nep-fdg New Economics Papers
on Financial Development and Growth
Issue of 2007‒09‒02
two papers chosen by
Iulia Igescu
Global Insight, GmbH

  1. Financial Intermediaries, Markets, and Growth By Falko Fecht; Kevin X.D. Huang; Antoine Martin
  2. Finance for Growth: Does a Balanced Financial Structure Matter? By Lucía Cuadro-Sáez; Alicia García-Herrero

  1. By: Falko Fecht (Deutsche Bundesbank); Kevin X.D. Huang (Department of Economics, Vanderbilt University); Antoine Martin (Federal Reserve Bank of New York)
    Abstract: We build a model in which financial intermediaries provide insurance to households against idiosyncratic liquidity shocks. Households can invest in financial markets directly if they pay a cost. In equilibrium, the ability of intermediaries to share risk is constrained by the market. From a growth perspective, this can be beneficial because intermediaries invest less in the productive technology when they provide more risk-sharing. Our model predicts that bank-oriented economies can grow more slowly than more market-oriented economies, which is consistent with some recent empirical evidence. We show that the mix of intermediaries and markets that maximizes welfare under a given level of financial development depends on economic fundamentals.
    Keywords: Financial intermediaries, financial markets, risk-sharing, Growth <br><br>
    JEL: E44 G10 G20
    Date: 2007–08
  2. By: Lucía Cuadro-Sáez; Alicia García-Herrero
    Abstract: In this paper we explore empirically a long-standing question in the literature on finance for growth. namely whether the financial structure -in terms of the size of the banking system relative to the capital markets- matters for economic growth. We build upon the existing literature by constructing a new measure of the "balancedness" of the financial structure which is broader, as it includes the domestic bond market as well as external sources of financing. It is also bounded and more linear than existing ones We find that a more balanced financial structure -in terms of the size of banks relative to the capital markets- is associated with higher economic growth. Such finding points to banks and capital markets being more of a complement than a substitute. This is in with Greenspan's idea of one market serving as "spare wheel" of the other.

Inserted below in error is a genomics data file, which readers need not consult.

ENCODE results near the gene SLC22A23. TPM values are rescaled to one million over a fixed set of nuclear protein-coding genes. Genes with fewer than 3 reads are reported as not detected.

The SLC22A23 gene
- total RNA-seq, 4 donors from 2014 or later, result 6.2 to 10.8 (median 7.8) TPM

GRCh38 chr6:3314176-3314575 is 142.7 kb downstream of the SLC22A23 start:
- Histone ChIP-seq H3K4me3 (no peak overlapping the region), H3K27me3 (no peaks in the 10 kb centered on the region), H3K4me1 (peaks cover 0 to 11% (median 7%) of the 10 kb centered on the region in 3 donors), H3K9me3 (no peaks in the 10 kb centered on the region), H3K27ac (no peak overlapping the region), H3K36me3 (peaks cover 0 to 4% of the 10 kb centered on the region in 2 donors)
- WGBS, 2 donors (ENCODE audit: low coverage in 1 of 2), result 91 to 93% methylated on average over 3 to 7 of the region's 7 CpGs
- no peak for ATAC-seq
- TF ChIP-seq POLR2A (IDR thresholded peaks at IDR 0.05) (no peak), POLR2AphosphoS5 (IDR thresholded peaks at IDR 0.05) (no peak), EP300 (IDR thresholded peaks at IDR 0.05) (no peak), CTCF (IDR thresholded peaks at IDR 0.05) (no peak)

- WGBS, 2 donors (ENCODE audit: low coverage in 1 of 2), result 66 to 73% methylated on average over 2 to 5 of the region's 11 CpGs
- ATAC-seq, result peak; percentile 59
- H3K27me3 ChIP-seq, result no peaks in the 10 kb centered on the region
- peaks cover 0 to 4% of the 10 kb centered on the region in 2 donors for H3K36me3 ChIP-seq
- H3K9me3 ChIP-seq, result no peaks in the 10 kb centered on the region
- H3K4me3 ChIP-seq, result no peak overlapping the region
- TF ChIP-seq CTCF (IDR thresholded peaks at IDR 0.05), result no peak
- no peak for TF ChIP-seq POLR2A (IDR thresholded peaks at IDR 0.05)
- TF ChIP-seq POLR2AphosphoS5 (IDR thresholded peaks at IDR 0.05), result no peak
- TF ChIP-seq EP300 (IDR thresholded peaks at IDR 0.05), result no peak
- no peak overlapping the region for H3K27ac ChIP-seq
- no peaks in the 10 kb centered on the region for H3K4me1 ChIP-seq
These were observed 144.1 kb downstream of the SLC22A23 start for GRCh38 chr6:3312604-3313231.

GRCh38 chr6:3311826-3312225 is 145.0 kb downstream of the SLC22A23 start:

Keywords: financial structure, banking system, capital markets, economic growth
    JEL: O16 G15 G21
    Date: 2007–07

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